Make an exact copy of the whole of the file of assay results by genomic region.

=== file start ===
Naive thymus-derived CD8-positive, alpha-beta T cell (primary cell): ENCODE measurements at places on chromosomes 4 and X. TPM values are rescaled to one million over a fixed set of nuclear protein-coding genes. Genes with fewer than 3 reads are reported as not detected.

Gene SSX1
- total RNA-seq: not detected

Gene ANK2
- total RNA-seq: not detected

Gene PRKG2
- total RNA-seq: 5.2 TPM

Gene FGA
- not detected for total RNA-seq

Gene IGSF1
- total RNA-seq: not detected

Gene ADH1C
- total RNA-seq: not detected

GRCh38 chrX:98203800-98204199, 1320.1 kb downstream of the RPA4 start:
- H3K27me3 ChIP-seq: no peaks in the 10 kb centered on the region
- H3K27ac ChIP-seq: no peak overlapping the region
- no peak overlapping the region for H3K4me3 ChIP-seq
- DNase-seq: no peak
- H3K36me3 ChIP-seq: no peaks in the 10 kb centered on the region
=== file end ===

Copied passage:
Naive thymus-derived CD8-positive, alpha-beta T cell (primary cell): ENCODE measurements at places on chromosomes 4 and X. TPM values are rescaled to one million over a fixed set of nuclear protein-coding genes. Genes with fewer than 3 reads are reported as not detected.

Gene SSX1
- total RNA-seq: not detected

Gene ANK2
- total RNA-seq: not detected

Gene PRKG2
- total RNA-seq: 5.2 TPM

Gene FGA
- not detected for total RNA-seq

Gene IGSF1
- total RNA-seq: not detected

Gene ADH1C
- total RNA-seq: not detected

GRCh38 chrX:98203800-98204199, 1320.1 kb downstream of the RPA4 start:
- H3K27me3 ChIP-seq: no peaks in the 10 kb centered on the region
- H3K27ac ChIP-seq: no peak overlapping the region
- no peak overlapping the region for H3K4me3 ChIP-seq
- DNase-seq: no peak
- H3K36me3 ChIP-seq: no peaks in the 10 kb centered on the region